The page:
Franklin Roosevelt had just been elected president for the first time. The Great Depression had about seven years to go. Something called a rotary dial telephone was newfangled technology.

That's some of what was going on in the U.S. when John and Ann Betar got married.

Today, they're celebrating their 81st wedding anniversary.

He's now 102. She's 98. They live in Fairfield, Conn., "just a few miles from where they raised their five children in Bridgeport," Reuters says.

The Betars hold the unofficial title of "longest-married living couple in the United States," according to Worldwide Marriage Encounter, a Christian "marriage enrichment program."

When the Betars got married, some in their families said it wouldn't last. People magazine writes about how they eloped because Ann's father wanted her to marry someone else:

" '[We] had no choice [but] to elope because my father was set on me marrying a much older man, and I was 17,' Ann, 98, says. 'John was not the boy next door, but the boy across the street, who I loved. He was 21 and used to drive me to high school in his Ford Roadster.'" 'That's why she married me, she loved that car,' joked John, 102, as he held his wife's hand during an interview at their home on Long Island Sound, N.Y." 'Everyone was hopping mad, and my wife's aunt consoled my father-in-law by telling him not to worry, the marriage won't last,' John laughed."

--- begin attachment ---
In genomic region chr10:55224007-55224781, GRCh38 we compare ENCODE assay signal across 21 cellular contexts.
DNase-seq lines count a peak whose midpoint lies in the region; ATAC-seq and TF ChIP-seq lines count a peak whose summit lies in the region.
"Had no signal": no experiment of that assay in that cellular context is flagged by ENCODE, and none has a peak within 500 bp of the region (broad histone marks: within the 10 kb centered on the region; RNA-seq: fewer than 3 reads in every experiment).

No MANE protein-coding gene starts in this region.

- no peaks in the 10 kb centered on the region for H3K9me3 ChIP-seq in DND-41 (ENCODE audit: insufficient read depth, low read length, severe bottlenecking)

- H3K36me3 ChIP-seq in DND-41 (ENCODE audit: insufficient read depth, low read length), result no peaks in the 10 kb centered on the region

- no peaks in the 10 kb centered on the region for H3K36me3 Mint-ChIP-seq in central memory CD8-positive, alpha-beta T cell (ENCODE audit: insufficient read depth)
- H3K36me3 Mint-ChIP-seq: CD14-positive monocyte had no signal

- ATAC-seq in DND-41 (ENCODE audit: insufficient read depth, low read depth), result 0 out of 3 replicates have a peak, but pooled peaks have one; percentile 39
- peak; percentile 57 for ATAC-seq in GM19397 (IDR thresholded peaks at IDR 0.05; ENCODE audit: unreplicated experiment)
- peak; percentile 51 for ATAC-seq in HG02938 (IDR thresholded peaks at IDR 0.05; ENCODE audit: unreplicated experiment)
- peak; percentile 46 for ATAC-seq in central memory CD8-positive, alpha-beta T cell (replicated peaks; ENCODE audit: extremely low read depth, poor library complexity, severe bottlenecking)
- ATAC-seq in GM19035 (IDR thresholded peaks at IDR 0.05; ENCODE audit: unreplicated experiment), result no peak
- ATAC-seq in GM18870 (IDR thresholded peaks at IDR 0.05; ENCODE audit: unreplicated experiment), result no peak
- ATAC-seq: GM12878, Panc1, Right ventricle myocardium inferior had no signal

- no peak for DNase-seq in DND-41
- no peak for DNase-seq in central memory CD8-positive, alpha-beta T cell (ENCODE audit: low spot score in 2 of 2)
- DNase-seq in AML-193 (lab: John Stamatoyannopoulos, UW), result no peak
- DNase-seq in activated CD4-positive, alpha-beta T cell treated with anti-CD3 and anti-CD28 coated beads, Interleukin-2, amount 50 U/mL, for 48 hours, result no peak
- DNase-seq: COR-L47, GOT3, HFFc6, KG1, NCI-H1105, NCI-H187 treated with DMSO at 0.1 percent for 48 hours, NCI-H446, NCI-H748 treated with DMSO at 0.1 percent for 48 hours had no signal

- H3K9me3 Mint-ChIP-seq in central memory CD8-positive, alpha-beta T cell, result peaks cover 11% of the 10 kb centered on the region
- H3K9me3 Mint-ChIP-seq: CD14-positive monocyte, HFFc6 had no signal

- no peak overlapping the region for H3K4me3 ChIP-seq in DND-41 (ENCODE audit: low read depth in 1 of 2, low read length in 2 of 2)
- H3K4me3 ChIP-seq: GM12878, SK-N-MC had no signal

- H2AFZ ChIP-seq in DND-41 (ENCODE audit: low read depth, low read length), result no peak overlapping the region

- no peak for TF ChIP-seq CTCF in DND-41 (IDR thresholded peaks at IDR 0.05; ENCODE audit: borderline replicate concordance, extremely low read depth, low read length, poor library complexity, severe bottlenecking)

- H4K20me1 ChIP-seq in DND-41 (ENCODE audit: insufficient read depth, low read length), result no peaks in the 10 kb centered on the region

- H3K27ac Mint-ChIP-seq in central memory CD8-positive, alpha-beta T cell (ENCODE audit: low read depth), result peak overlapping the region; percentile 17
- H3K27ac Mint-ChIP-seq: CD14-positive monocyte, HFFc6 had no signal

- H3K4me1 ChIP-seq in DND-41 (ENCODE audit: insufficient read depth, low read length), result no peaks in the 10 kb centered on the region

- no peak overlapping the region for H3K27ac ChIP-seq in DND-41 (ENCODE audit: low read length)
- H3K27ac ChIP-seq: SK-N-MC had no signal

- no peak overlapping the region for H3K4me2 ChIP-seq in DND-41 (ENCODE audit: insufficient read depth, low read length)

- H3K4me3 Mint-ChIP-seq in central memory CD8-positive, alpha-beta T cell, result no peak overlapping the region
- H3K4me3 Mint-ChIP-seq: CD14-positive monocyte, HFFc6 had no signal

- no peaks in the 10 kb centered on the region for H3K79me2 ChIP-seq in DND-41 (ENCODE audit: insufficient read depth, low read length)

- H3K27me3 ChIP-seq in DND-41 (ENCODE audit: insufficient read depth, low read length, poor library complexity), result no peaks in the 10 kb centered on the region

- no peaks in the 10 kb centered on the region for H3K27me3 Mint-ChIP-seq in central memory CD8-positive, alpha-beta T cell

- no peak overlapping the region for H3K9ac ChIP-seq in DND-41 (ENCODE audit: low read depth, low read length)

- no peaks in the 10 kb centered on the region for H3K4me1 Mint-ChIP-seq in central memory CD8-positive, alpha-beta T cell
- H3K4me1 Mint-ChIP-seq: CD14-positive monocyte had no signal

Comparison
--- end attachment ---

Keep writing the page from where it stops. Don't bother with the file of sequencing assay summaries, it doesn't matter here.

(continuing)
As for their secret to staying together so long, Ann says marriage "isn't a lovey-dovey thing. ... You learn to accept one another's ways of life. Agreements. Disagreements."

John, who ran a grocery in Bridgeport, Conn., says they only really disagree about cooking. "That's the only arguments we have," he says.

"That's what he thinks," Ann adds in a video from Reuters.

John also says the couple has "watched the world change together. ... The key is to always agree with your wife."

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